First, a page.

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Thomas Lee "Pee Wee" Butts (August 27, 1919 – December 30, 1972) was an American baseball player who played in the Negro leagues.


Early lifeEdit

Thomas Lee "Pee Wee" Butts was born August 27, 1919 in Sparta, Georgia, the birthplace of boxer Tommy "Hurricane" Jackson. He spent his childhood there and attended Washington High School. He played football and baseball for Washington High and was considered one of the best quarterbacks in the area.[1] The name "Pee Wee" came from his stature. At 5'7" and 140 pounds after a big meal, Butts was one of the smallest players on record.[2]

The beginningEdit

At age 17, Butts quit high school and began playing baseball with the Atlanta Black Crackers of the Negro American League in 1936. Because of his youth, opposing players tried to intimidate Butts by sliding spikes up into him. Here he also learned to throw side arm to get batters out at first.[3] The team moved to Indianapolis after Pee Wee's first two seasons and became known as the ABCs. In 1940, the Baltimore Elite Giants of the Negro National League came to town to play the ABCs and offered Pee Wee a tryout after the game. Pee Wee was hesitant to leave home, but he figured the Black Crackers/ABCs team was breaking up, so he might as well.[1]

The Baltimore Elite GiantsEdit

For nine seasons in Baltimore, Pee Wee was a .280 hitter and he developed a reputation as one of the finest fielders in the game.[2] He only hit 3 home runs in nine seasons but made up for it in average and fielding ability. He often turned double plays with the help of Junior Gilliam. It is said that Pee Wee coached Gilliam into the fine fielder that he became. Pee Wee had a problem with nerves at first. He was so nervous in his first game in Baltimore that he threw 3 balls into the stands. His manager, Felton Snow gave him the nickname "Cool breeze" to help him feel comfortable. In 1949, Baltimore won the pennant and the team fell apart financially. Gilliam went to Springfield, Massachusetts to try out for the Minor Leagues and Pee Wee knew he also would be moving on.[1]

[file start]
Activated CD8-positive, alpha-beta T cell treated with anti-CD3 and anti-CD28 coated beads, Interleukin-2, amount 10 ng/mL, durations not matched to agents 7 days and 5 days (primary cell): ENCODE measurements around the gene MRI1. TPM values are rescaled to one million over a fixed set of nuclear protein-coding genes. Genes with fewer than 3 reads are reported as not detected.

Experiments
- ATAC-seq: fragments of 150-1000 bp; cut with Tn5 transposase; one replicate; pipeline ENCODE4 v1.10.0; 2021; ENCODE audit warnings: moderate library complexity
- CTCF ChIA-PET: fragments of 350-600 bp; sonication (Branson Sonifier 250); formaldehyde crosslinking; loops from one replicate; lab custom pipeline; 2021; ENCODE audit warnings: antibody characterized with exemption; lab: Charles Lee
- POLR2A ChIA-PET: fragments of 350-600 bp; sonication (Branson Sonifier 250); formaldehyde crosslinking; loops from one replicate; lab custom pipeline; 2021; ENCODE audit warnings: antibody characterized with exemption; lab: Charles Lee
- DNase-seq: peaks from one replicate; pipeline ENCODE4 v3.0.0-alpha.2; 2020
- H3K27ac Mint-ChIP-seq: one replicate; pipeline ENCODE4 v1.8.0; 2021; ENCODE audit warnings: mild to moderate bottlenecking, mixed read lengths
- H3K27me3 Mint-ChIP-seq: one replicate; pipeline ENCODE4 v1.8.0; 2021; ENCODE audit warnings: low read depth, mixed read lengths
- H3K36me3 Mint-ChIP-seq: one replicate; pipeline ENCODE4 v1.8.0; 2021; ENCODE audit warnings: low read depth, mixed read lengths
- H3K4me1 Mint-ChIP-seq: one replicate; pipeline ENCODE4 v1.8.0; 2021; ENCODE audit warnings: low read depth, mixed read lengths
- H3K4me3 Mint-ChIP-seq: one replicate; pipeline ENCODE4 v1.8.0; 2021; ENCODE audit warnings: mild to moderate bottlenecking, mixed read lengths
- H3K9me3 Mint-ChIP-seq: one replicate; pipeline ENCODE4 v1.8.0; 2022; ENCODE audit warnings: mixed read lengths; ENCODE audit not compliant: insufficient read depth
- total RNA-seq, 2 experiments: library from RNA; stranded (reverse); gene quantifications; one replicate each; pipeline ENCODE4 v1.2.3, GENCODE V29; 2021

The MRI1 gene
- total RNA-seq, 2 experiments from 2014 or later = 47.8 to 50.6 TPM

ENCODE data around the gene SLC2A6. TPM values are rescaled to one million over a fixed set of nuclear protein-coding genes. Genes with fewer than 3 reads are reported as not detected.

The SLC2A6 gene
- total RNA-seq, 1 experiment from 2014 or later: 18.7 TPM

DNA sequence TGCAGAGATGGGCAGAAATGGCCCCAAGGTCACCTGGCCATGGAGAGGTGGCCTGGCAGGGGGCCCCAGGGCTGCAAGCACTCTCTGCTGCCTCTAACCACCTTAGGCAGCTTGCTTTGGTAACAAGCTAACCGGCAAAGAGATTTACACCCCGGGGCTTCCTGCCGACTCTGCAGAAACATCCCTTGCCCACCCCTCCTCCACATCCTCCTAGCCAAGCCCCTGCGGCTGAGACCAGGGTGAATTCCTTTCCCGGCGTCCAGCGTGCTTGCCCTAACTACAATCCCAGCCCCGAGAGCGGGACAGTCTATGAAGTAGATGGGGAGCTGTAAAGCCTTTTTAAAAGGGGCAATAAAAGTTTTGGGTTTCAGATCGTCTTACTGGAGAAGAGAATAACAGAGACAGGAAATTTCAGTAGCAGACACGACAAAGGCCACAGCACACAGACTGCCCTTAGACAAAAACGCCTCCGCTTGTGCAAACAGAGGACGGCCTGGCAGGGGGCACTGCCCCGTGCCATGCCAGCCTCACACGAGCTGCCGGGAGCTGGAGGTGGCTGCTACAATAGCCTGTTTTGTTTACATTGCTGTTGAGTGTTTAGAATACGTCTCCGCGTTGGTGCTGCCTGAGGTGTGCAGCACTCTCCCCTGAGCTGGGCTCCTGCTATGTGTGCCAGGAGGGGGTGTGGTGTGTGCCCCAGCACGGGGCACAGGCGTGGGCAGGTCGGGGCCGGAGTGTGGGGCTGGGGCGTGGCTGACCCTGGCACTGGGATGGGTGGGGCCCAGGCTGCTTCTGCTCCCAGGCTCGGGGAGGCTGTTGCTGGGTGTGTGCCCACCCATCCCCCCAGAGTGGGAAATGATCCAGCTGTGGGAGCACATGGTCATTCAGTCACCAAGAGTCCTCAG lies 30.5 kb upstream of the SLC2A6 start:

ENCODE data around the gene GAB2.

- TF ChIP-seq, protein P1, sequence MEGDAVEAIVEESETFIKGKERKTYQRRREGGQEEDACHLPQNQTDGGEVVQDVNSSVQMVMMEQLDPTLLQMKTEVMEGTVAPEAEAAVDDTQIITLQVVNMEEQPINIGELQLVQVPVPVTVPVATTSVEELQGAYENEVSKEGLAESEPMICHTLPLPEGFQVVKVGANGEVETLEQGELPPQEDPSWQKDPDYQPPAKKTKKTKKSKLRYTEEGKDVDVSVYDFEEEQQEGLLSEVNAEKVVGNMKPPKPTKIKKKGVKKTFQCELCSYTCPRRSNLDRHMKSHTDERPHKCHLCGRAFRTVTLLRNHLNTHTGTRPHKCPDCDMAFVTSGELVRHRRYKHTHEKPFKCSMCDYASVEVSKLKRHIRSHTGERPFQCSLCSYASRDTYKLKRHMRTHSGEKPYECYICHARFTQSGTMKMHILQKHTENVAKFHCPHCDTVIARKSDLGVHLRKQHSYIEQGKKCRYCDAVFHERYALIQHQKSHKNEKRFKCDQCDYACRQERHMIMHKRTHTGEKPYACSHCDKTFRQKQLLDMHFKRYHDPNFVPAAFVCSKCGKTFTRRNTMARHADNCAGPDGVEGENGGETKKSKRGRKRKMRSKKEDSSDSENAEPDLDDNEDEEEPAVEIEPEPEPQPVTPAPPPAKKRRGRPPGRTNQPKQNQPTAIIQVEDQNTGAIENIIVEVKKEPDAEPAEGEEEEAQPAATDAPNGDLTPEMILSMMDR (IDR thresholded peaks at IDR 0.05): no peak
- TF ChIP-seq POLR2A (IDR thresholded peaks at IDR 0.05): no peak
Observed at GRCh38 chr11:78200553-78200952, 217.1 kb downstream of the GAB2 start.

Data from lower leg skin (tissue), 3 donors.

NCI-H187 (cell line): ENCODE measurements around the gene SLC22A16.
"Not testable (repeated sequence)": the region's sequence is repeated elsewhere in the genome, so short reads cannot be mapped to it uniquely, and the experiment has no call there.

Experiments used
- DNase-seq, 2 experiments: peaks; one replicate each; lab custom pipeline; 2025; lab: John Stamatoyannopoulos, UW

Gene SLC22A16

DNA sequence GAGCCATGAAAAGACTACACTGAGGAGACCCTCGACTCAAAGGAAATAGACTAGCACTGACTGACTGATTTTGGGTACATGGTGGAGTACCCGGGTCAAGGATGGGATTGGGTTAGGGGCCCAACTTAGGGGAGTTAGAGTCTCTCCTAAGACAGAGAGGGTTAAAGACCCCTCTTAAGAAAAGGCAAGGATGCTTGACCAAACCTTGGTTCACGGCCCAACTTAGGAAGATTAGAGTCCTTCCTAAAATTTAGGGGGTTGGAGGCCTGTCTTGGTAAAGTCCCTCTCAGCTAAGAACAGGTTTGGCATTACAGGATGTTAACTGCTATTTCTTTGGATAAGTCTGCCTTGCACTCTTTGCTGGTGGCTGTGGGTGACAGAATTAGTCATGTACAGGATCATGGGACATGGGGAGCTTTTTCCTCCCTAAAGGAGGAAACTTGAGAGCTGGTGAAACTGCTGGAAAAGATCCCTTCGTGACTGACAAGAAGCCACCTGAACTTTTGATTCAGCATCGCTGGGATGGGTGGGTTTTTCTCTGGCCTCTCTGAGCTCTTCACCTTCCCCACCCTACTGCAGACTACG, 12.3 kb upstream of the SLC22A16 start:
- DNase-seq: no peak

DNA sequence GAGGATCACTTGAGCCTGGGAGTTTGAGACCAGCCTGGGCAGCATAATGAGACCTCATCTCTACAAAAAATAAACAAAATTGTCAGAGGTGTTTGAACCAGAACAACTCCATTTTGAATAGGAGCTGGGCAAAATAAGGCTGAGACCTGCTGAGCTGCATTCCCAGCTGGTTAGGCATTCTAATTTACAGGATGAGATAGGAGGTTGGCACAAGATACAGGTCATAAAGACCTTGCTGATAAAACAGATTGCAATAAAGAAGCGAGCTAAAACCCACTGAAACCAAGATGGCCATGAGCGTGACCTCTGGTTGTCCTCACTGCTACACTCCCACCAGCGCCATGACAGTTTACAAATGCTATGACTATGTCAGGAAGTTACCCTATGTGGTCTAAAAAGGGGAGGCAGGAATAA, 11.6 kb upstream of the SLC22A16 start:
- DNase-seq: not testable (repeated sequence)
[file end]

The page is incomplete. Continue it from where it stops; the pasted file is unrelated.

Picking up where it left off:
Puerto RicoEdit

For several seasons, Butts played in the off season in Puerto Rico in the late 1940s and early 1950s, after the Negro League season had commenced. In 1948, Butts hit .324 with the Santurce Crabbers.

End of careerEdit

When Gilliam left for the Dodgers, rather than have to start over with a new second baseman, Butts went to Canada to play for the Winnipeg Buffaloes of the Manitoba-Dakota League.[2] Under manager Willie Wells, Butts batted .286 and the team won the pennant. Wells helped Pee Wee to tame his erratic arm by telling him to remain low after fielding so he would not have to rush his throws. One season in Canada was enough for Butts. He said it was too cold in Winnipeg and he went to Lincoln, Nebraska to play for the Class-A affiliate of the Philadelphia A's.[1] Lincoln was none too kind to Pee Wee as he batted only .170 for the one season he was there. The organization wanted to send him to play for their Class B team, but Butts did not want to hold a roster spot from a young player who had a chance of moving up. He went back to the Negro Leagues for two seasons before playing his final season in 1955 with the Texas City Texans of the Big State league.[4]

Almost to the Big LeaguesEdit

Two teammates of Butts', Jim Gilliam and Roy Campanella, made it to the major leagues. Gilliam was not as good a player as Butts was, but he was younger. Butts' coaches thought he would make it big;; people compared him to Phil Rizzuto. One Cuban pitcher who faced Butts when he played in Puerto Rico, Dolf Luque, even said that Butts could hit better than Rizzuto.[1]


After Pee Wee's final season in Texas, he said he just moped around for a year. He returned home to Atlanta and played in an old timer's game in 1969. He went to visit Roy Campanella after his career ending car accident.[1]


  1. ^ a b c d e f Holway, John. "Pee Wee Butts." Voices from the great Black baseball leagues. New York: Dodd, Mead, 1975. 327-338. Print.
  2. ^ a b c "Pee Wee Butts." Pee Wee Butts. N.p., n.d. Web. 14 Mar. 2014. <>.
  3. ^ Porter, David L.. Biographical dictionary of American sports. New York: Greenwood Press, 1992. Print.
  4. ^ "Thomas Butts Negro League Statistics & History -" N.p., n.d. Web. 14 Mar. 2014..